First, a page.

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Discoveries for a Better Tomorrow


The Hopkins Heart – Robert Higgins, M.D.

Heart failure has enormous costs, but existing therapies are often inadequate. Dr. Robert Higgins explains how a team of physicians, surgeons, engineers and biochemists are developing the next generation of replacement heart –“the Hopkins Heart.”

Learn more about Dr. Higgins' work.

Therapy for Aortic Aneurysms—Dr. Hal Dietz

Johns Hopkins researchers have identified the genes responsible for aortic ballooning and the sequence of events leading to aortic aneurysms. Dr. Hal Dietz currently conducts clinical trials of therapies for people with inherited aortic aneurysms to improve health and quality of life for these patients.

Learn more about Dr. Dietz's work.

The Missing Connection Between Heart Failure and Heart Arrhythmias — Dr. Mark Anderson

Heart failure means that the heart is unable to pump enough blood, while heart arrhythmias occur when the heart’s electrical system is disorganized. Dr. Anderson and his team want to understand why heart failure and heart arrhythmias often happen together—and how both can be better prevented.

Learn more about Dr. Anderson's work.

Fixing Congenital Heart Defects – Narutoshi Hibino, M.D., Ph.D.

Narutoshi Hibino, M.D., Ph.D., and his team are developing synthetic biomaterials that could grow along with patients who suffer from a congenital heart defect, eliminating the need for a second or third surgery.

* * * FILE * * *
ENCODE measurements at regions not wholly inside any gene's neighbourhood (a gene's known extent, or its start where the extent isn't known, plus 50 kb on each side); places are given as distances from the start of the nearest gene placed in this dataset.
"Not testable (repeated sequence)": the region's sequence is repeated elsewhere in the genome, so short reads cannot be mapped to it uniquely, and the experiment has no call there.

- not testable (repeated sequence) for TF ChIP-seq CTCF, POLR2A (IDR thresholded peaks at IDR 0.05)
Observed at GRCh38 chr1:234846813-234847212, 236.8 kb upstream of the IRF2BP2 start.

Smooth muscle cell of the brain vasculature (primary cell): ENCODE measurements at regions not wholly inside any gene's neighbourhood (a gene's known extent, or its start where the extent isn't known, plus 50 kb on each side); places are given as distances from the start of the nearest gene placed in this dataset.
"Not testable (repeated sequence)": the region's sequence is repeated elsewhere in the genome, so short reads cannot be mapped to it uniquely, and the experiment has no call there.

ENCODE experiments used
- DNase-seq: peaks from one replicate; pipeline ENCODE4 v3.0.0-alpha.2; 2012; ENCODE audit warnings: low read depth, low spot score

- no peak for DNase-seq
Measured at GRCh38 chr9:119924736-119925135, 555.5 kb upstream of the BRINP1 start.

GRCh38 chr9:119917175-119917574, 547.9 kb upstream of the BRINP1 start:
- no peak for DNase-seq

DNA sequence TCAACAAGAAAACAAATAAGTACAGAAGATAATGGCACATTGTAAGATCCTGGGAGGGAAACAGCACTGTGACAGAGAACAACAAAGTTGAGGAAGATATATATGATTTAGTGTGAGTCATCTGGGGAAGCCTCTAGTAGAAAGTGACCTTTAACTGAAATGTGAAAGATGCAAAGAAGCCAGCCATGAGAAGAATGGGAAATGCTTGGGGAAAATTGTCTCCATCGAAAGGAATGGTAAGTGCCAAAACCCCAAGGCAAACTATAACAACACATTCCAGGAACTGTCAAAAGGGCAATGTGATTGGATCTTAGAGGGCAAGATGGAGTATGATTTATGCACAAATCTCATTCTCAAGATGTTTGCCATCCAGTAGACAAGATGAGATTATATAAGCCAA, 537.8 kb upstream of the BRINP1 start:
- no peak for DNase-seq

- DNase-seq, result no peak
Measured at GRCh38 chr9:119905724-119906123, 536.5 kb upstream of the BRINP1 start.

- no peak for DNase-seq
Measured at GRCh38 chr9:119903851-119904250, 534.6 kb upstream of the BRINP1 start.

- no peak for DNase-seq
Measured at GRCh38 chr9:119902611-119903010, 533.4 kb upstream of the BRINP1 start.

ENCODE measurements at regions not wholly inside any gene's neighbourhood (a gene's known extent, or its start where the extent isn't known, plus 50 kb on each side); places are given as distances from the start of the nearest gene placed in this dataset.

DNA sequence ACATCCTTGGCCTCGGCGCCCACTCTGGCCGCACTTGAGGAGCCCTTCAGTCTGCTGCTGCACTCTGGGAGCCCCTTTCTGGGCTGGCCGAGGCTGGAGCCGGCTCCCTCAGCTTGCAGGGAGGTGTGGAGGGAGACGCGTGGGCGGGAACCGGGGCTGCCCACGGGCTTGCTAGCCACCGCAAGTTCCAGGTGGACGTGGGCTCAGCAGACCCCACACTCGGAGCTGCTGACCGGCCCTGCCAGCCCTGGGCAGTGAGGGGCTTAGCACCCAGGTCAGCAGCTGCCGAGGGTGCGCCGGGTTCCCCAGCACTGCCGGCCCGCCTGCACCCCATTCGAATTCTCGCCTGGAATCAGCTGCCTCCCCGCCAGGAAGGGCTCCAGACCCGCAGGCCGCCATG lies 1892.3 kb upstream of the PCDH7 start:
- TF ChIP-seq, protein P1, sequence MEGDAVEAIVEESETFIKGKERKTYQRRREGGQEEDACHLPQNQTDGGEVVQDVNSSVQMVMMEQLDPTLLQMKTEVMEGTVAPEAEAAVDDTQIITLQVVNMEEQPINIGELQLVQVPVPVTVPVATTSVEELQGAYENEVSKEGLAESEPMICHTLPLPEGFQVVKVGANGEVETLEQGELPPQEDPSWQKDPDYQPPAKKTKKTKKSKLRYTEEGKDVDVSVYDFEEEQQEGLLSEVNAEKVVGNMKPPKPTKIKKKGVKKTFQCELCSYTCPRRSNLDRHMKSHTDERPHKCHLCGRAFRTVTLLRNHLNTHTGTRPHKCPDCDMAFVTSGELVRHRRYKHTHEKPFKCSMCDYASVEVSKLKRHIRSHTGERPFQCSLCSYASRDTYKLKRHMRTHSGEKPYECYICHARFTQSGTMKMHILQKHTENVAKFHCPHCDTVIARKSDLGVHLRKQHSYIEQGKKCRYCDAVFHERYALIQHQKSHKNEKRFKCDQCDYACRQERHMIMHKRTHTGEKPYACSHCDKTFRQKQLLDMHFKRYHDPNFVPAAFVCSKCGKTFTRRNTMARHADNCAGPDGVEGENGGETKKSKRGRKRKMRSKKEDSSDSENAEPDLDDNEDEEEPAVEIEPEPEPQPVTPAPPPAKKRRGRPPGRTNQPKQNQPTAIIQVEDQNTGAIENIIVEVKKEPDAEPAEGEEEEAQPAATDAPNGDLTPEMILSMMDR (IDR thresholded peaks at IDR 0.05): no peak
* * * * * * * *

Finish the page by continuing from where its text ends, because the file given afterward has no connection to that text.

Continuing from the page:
Learn more about Dr. Hibino's work.

Tapping into the Heart’s Strategy – Jennifer Lawton, M.D.

Jennifer Lawton, M.D., and her team study a channel in heart cells that opens when energy is low to protect the heart. With more knowledge of the channel, their hope is to be able to open it with medications to reduce harm to the heart following heart surgery, heart attack or times of stress.

Learn more about Dr. Lawton's work.

Preventing Cardiovascular Disease – Erin Michos, M.D.

Erin Michos, M.D., is a preventive cardiologist and epidemiologist who studies populations to determine new risk factors that may contribute to cardiovascular diseases.

Learn more about Dr. Michos' work.


Preventing Heart Failure – David Alan Kass, M.D.

Over the course of his 30 years at Johns Hopkins, David Kass, M.D., has worked to understand why the heart fails and what we can do about it. He and his team developed a pacemaker-like treatment that coordinates the heartbeat. Called cardiac resynchronization, this treatment is now used worldwide.

Learn more about Dr. Kass' work.

Tailoring Treatments for Patients with Heart Failure – Pamela Ouyang, M.B.B.S., M.D.

Pamela Ouyang, M.B.B.S., M.D., and her team research specific biochemical pathways that may differ in women and men, and they explain why women are more likely to develop heart failure with preserved ejection fraction.

Learn more about Dr. Ouyang's work.

Heart Attack in a Dish – Dr. Brian O’Rourke

Dr. Brian O’Rourke and his laboratory study how mitochondria, the cellular powerhouses of the heart, contribute to heart attacks and heart failure.

Learn more about Dr. O'Rourke's work.


#TomorrowsDiscoveries: Heart Rhythm Abnormalities – Dr. Hugh Calkins

Over the past three decades, Dr. Hugh Calkins’s research has focused on developing and perfecting a noninvasive technique called catheter ablation to treat heart rhythm abnormalities.

Learn more about Dr. Calkins' work.